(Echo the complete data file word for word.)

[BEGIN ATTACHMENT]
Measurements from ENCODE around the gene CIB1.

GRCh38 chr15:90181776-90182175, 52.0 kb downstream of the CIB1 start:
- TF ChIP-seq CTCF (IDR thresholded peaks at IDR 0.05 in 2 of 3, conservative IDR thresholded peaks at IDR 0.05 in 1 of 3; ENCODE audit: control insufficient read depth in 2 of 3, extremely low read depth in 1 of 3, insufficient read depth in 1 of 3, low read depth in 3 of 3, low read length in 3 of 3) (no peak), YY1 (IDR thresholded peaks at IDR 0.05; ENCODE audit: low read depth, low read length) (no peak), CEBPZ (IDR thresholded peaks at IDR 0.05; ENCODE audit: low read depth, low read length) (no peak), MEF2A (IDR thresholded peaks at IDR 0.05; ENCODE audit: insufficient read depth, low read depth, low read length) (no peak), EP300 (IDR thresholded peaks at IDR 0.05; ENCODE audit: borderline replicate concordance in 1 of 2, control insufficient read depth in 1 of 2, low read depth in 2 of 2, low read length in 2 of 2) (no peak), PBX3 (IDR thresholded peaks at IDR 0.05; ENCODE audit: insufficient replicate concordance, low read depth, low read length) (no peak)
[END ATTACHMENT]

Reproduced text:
Measurements from ENCODE around the gene CIB1.

GRCh38 chr15:90181776-90182175, 52.0 kb downstream of the CIB1 start:
- TF ChIP-seq CTCF (IDR thresholded peaks at IDR 0.05 in 2 of 3, conservative IDR thresholded peaks at IDR 0.05 in 1 of 3; ENCODE audit: control insufficient read depth in 2 of 3, extremely low read depth in 1 of 3, insufficient read depth in 1 of 3, low read depth in 3 of 3, low read length in 3 of 3) (no peak), YY1 (IDR thresholded peaks at IDR 0.05; ENCODE audit: low read depth, low read length) (no peak), CEBPZ (IDR thresholded peaks at IDR 0.05; ENCODE audit: low read depth, low read length) (no peak), MEF2A (IDR thresholded peaks at IDR 0.05; ENCODE audit: insufficient read depth, low read depth, low read length) (no peak), EP300 (IDR thresholded peaks at IDR 0.05; ENCODE audit: borderline replicate concordance in 1 of 2, control insufficient read depth in 1 of 2, low read depth in 2 of 2, low read length in 2 of 2) (no peak), PBX3 (IDR thresholded peaks at IDR 0.05; ENCODE audit: insufficient replicate concordance, low read depth, low read length) (no peak)